^{39} The Tholos at Delphi has drums of almost regular height (see above section 3), but this is an exception. The other buildings discussed in this paper have varying drum heights, as do the 4th-cent. temples of Asklepios and Artemis at Epidauros: in the temple of Asklepios the range of preserved drums is 0.51–0.57 m and in the temple of Artemis 0.73–0.84 m (Roux 1961, 93 and 206–8). The temple of Athena Alea is an interesting example: the two lowest drums are of uniform height, but in the next four levels there is a difference of 0.39 m between the shortest and tallest drum (see below section 6). The 4th-cent. temple of Apollo at Delphi has 107 preserved drums, 98 of which are *c.* 0.75 m, three 0.660–0.695 m, and six 0.807–0.835 m: the nine odd drums are from different levels (Courby, F., La Terrasse du temple (FD; Paris, 1927), 15–17).

^{40} Epidauros: column height 6.5 + 0.38 ≈ 6.9 m, lower diameter 0.998m (Roux 1961, 138 and 140); for Delphi see Table 3.

^{41} Column height 7.1 + 0.38 ≈ 7.5 m.

^{42} Roux 1961, 321; R. A. Tomlinson (n. 23), 64. It should also be remembered that W. B. Dinsmoor rejected the reconstruction of five drums per column for the Tholos at Delphi and suggested, against factual information, a reconstruction of four drums, only because the latter better fitted the usual proportions of the 4th-cent. columns (W. B. Dinsmoor (n. 16), 234 n. 3). Rejection solely on the ground of proportional reasons is quite hazardous.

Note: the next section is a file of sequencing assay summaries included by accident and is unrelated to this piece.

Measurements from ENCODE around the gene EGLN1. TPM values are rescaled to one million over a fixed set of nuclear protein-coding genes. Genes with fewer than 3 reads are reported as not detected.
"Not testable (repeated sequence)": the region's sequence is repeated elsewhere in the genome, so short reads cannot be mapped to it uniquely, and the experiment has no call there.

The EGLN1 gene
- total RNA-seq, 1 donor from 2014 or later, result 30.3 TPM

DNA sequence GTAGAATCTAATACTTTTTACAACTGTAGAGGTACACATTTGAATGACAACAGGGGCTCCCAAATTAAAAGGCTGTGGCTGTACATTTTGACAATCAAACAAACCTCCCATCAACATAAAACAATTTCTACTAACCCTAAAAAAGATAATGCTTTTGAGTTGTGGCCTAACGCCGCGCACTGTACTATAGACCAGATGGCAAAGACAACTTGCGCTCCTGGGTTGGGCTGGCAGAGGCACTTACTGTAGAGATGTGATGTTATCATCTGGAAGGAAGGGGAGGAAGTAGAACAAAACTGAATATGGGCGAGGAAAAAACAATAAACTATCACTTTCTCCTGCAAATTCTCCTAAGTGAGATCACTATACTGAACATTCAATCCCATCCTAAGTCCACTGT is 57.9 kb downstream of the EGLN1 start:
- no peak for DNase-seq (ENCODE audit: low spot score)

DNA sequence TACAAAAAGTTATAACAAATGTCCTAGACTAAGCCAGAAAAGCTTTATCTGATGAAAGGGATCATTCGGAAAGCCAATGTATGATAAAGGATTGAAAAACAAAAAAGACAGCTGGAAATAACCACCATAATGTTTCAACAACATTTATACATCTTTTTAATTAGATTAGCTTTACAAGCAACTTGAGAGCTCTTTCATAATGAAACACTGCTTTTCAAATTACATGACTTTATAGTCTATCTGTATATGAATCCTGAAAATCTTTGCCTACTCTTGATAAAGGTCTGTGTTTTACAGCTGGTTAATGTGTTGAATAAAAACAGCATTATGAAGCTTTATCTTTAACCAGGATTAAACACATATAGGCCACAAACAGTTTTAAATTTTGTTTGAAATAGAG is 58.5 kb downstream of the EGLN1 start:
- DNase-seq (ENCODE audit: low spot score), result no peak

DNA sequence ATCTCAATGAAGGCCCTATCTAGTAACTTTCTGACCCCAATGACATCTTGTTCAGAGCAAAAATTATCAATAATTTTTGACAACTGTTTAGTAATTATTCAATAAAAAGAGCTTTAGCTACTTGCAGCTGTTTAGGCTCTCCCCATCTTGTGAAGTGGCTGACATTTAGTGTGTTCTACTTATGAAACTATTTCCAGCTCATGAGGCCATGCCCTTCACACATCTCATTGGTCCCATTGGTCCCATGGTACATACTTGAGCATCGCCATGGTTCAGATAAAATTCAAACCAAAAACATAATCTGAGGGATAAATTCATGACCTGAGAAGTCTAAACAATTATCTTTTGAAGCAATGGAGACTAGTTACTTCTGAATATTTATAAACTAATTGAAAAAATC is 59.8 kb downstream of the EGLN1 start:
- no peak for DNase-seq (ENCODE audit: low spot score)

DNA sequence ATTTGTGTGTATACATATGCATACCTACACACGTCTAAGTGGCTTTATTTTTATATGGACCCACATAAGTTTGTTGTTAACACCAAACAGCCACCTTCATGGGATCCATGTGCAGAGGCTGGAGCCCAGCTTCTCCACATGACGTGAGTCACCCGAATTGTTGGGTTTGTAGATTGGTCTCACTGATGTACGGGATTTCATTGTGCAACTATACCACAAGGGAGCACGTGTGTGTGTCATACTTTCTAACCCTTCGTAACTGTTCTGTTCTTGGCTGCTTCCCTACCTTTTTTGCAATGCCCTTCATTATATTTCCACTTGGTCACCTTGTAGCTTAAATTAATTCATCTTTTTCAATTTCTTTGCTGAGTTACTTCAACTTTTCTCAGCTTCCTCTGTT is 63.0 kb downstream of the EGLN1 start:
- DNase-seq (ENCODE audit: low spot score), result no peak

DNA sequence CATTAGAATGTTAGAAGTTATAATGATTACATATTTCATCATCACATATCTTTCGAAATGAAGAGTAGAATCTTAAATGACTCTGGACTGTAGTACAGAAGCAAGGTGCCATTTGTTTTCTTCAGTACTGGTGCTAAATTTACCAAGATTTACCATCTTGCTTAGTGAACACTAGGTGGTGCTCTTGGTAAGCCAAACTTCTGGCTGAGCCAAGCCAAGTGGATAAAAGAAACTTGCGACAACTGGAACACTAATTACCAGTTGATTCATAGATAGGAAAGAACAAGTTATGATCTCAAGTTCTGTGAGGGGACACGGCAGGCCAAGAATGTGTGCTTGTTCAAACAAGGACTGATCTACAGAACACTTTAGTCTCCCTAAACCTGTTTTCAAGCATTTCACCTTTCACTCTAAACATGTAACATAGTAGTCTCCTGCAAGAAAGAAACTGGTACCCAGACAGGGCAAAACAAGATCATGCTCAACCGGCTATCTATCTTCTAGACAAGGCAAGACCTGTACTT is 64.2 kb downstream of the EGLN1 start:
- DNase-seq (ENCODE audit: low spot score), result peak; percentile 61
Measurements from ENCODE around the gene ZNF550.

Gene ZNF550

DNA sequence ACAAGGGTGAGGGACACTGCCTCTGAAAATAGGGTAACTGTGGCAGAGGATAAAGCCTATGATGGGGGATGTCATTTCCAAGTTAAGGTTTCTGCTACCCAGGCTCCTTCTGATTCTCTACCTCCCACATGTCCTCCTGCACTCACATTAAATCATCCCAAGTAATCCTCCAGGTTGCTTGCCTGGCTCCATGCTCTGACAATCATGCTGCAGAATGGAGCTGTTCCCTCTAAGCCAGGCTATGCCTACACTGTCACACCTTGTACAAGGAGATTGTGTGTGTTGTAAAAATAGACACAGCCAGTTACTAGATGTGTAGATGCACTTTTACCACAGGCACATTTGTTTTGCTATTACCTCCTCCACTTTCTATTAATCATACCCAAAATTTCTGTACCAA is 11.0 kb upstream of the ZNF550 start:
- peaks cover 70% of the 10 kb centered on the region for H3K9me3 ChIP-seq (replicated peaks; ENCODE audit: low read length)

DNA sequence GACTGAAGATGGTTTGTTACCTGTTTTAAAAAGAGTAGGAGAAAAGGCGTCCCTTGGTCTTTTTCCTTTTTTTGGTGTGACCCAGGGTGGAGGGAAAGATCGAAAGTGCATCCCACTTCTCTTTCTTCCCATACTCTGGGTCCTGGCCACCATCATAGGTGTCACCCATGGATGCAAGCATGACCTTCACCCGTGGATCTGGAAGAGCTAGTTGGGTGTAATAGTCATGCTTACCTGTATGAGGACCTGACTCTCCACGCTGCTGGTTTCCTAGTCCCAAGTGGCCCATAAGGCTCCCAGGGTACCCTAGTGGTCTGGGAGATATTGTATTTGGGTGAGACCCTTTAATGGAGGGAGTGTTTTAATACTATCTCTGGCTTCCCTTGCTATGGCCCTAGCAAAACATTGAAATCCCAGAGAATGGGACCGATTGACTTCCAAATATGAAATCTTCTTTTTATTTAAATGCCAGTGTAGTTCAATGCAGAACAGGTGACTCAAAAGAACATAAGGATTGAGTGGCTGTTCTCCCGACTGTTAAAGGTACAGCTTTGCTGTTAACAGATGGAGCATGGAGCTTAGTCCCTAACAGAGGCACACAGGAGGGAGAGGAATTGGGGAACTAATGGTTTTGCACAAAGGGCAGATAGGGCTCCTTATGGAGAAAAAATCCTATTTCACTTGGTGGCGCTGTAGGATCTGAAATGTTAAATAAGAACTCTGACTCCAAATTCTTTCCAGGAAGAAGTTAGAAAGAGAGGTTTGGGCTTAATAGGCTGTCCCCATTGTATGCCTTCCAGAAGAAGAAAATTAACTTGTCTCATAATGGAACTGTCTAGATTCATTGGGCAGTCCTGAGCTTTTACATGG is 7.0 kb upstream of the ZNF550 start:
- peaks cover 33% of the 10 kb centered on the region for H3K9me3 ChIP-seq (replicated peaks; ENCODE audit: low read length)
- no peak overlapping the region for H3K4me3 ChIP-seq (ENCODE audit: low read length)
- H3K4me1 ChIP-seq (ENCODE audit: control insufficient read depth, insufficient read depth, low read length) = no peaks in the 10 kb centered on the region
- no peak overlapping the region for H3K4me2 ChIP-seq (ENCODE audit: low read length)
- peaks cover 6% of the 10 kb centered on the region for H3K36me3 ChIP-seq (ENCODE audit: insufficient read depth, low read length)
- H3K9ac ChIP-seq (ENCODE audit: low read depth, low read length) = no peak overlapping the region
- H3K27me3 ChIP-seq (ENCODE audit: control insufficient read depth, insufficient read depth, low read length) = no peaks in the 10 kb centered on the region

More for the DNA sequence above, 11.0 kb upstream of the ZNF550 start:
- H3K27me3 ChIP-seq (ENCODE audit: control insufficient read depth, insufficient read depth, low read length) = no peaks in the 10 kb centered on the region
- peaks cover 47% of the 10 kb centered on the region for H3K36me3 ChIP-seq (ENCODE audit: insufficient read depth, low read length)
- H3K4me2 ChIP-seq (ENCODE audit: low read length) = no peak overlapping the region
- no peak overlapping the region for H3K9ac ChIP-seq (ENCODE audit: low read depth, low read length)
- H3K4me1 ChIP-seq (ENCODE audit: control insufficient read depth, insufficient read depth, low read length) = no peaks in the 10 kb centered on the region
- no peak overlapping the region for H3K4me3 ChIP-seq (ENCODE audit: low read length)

^{43} On the connection of Corinthian order to the exterior order, see Roux 1961, 153–7 and fig. 31. The height of the Corinthian column in Roux's reconstruction is *c.* 6.74 m, and with the additional drum of 0.59 m we get 7.33 m.

^{44} The Tholos at Delphi: at least 10.9, but very likely 11.7. lower diameters; see J. Pakkanen (n. 27), 146–49.

^{45} This makes it perhaps necessary to consider the recently started restoration project for the Tholos. Two alternatives were presented before starting the project. The first was to restore a section of the superstructure over the area of four columns, also incorporating the marble ceiling from the museum. The second was to partially build the peristyle and cella walls to a lower level (see Lambrinoudakis, V., ‘Excavation and Restoration of the Sanctuary of Apollo Maleatas and Asklepios at Epidauros’, in Πραϰτιϰὰ του Γ' Διεθνοῡς συνεδρίου πελοποννησιαϰῶν σπουγῶν. Πελοποννησιαϰὰ 13:2 (Athens, 1987–1988), 303). If the conclusion of this chapter is accepted, the second restoration alternative becomes preferable.

^{46} Since 1993 I have studied the building blocks at Tegea as part of the new work in the sanctuary; the excavation project has been conducted by the Norwegian Institute at Athens as an international co-operation under the direction of Professor Erik Østby; on the excavations, see Østby, E., Luce, J.-M., Nordquist, G. C., Tarditi, C., and Voyatzis, M. E., ‘The Sanctuary of Athena Alea at Tegea: First Preliminary Report (1990–1992)’, OpAth 20 (1994).

^{48} For the date, see Norman, N.J., ‘The Temple of Athena Alea at Tegea’, AJA 88 (1984), 191–3; dating the building to the second half of the 4th cent, is also supported by the pottery discovered to die north of the temple in die Norwegian excavations.